Ryan Kim: The problem we're trying to help solve really has to do with the looming water crisis. It's getting bigger, and it's a global challenge. There's a new Michigan State University study that came out earlier this year, which says that in only five years, a third of the U.S. population may be struggling to afford water. That's pretty staggering, if you think about it. We identified this as a problem about eight or nine years ago at Belkin, just at the beginning of the WeMo efforts there. WeMo is a consumer friendly, connected home, Internet-of-Things solution and platform that we developed, to control light switches, connected outlets, plugs where you can monitor your energy, and schedule. Those devices can react and connect to applications on the Internet. While I was running engineering at Belkin, we were beginning to build out the platform and products at WeMo, and in a macro analysis we revealed there were a few different, key things happening in the world. One was climate change, which everyone is aware of, and population growth, combined with our aging infrastructure. We found that the world over, it's not just the roads and power grid, but the aqueducts and pipes that deliver water to everyone. All of that is aging at a rapid rate. That causes a lot of problems. One, is the waste of water. Water is leaking everywhere, and sometimes we don't see it for days, a week, months, or even a year. Other times, we see it, but it's too late to fix the damage. Not only is water being wasted, but there's the possibility it is causing tremendous damage to structures. That ranges from things like sinkholes, because an aqueduct is leaking underground, to an issue that home insurers have had to deal with over the last 20 years, which is dealing with year-over-year growth in water leaks inside the home. That's not to mention water quality issues, like we've seen recently in Michigan. Every country in every corner of the world has this problem. We're putting the power of computing, and sensors, and data analysis, plus Internet connected devices into the hands of homeowners, so they can understand, monitor, measure, manage, and control their environment. For Phyn, we're focusing our years of expertise in the specific area of being able to bring about intelligence to water.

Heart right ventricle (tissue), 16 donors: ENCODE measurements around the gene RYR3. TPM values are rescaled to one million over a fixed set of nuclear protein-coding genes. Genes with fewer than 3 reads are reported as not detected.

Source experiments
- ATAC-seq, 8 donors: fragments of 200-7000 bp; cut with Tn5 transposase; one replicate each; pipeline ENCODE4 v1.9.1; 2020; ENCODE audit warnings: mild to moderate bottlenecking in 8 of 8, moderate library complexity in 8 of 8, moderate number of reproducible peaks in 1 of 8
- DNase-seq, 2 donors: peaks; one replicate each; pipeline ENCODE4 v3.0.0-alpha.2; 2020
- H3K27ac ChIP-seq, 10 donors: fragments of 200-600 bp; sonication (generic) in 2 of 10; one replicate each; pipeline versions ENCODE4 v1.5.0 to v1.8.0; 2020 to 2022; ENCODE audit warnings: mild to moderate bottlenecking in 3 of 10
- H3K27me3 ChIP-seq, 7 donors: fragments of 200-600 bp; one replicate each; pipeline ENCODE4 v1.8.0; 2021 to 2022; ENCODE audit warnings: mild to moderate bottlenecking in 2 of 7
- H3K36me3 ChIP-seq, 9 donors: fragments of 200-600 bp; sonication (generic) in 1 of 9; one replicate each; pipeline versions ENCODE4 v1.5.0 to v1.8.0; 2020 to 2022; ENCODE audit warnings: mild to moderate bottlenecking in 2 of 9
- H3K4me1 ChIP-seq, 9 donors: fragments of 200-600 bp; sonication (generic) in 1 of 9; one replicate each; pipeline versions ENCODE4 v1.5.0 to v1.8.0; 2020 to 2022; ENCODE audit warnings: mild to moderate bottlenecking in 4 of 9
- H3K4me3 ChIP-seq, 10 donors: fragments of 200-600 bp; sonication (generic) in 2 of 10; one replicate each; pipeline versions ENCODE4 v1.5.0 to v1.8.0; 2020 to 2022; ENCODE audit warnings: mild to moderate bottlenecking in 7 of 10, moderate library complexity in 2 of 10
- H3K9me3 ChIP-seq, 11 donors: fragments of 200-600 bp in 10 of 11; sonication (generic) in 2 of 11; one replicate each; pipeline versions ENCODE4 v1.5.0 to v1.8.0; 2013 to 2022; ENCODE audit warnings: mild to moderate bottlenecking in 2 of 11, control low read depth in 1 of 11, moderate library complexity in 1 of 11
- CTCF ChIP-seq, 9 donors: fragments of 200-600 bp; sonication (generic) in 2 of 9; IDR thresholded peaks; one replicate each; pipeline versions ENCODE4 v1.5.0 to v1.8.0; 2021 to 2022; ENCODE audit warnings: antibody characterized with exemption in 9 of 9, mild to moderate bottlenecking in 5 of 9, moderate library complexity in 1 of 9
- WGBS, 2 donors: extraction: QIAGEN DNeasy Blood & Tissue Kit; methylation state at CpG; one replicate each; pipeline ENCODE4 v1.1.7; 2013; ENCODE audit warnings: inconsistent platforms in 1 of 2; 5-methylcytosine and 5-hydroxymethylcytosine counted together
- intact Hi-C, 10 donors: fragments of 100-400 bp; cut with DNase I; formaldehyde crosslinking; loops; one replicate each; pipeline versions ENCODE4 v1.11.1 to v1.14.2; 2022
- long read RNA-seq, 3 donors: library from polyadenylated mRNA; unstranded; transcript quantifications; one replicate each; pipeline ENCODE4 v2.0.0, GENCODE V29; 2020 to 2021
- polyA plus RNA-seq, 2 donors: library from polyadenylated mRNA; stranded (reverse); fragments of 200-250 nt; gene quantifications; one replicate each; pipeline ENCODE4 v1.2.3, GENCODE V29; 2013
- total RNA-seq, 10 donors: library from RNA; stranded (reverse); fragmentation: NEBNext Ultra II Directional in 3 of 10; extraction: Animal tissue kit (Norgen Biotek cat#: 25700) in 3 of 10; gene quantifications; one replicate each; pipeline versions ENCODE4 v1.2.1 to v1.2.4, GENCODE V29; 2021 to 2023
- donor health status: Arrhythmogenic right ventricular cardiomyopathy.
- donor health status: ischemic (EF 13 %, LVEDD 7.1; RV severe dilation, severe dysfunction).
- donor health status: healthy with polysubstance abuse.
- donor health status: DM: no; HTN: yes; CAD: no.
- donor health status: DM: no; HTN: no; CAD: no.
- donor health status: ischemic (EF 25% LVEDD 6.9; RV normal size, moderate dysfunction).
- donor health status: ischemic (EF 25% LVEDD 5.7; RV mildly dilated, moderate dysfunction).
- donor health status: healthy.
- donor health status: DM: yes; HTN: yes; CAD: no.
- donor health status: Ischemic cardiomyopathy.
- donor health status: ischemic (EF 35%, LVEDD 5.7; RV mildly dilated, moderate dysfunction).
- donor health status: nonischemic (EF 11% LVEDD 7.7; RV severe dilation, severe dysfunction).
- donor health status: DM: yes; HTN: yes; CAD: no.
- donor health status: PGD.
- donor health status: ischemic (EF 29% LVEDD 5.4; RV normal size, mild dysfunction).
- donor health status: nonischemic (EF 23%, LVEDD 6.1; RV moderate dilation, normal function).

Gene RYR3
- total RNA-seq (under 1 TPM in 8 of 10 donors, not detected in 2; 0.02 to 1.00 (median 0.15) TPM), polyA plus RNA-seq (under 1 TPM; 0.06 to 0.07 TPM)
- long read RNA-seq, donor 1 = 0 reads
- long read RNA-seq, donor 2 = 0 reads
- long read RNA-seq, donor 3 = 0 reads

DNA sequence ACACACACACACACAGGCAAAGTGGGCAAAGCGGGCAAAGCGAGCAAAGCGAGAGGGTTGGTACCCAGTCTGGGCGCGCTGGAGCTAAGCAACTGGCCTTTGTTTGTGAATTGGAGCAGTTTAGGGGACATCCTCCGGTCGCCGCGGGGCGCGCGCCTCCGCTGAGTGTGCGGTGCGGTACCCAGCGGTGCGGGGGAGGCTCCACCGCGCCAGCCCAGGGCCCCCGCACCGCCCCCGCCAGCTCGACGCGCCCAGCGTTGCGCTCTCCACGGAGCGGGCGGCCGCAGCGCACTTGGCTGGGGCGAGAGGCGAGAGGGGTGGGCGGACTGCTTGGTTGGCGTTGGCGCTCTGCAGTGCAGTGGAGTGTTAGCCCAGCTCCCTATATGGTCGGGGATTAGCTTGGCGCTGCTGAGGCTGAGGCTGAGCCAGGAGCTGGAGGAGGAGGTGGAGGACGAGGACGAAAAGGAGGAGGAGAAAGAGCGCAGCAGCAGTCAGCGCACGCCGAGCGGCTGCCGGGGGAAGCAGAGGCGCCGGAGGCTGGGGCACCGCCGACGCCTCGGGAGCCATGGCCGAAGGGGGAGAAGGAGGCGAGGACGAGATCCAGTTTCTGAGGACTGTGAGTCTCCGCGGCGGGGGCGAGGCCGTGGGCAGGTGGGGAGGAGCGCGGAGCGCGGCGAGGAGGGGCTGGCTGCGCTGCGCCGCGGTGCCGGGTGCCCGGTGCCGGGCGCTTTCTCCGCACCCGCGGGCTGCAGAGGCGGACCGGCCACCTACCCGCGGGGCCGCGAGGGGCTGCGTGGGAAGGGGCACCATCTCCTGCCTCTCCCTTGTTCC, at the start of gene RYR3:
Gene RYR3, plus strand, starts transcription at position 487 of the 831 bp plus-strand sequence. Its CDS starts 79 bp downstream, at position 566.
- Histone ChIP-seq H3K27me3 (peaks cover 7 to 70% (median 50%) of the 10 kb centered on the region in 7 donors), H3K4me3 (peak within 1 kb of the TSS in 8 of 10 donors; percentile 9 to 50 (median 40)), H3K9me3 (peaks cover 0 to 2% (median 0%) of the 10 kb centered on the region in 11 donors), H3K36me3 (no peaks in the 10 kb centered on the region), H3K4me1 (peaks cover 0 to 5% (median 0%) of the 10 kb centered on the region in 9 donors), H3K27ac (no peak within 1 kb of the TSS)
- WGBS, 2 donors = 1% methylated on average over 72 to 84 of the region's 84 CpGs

Tell us the story on how Phyn spun out of Belkin?